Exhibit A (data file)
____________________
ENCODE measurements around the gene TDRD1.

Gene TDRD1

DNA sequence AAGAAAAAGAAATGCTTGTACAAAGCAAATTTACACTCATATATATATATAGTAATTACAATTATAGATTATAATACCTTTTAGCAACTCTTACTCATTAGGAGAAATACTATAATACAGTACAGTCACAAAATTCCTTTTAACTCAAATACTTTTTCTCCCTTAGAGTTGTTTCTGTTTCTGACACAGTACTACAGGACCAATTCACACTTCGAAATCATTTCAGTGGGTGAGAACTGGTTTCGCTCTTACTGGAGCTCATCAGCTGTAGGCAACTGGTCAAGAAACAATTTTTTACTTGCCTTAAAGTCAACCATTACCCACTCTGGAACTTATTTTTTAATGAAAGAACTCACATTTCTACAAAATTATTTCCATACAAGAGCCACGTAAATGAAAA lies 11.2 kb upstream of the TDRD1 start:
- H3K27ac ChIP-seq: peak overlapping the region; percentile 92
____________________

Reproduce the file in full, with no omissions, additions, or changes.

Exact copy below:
ENCODE measurements around the gene TDRD1.

Gene TDRD1

DNA sequence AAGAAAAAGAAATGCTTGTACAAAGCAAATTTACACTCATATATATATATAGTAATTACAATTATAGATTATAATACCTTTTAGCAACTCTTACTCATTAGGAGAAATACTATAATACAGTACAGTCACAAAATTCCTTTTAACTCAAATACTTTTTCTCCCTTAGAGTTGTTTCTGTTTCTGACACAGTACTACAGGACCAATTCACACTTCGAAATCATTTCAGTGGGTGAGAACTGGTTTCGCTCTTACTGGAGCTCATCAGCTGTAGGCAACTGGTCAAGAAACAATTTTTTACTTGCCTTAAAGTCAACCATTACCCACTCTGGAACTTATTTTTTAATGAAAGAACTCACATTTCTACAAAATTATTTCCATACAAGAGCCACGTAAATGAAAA lies 11.2 kb upstream of the TDRD1 start:
- H3K27ac ChIP-seq: peak overlapping the region; percentile 92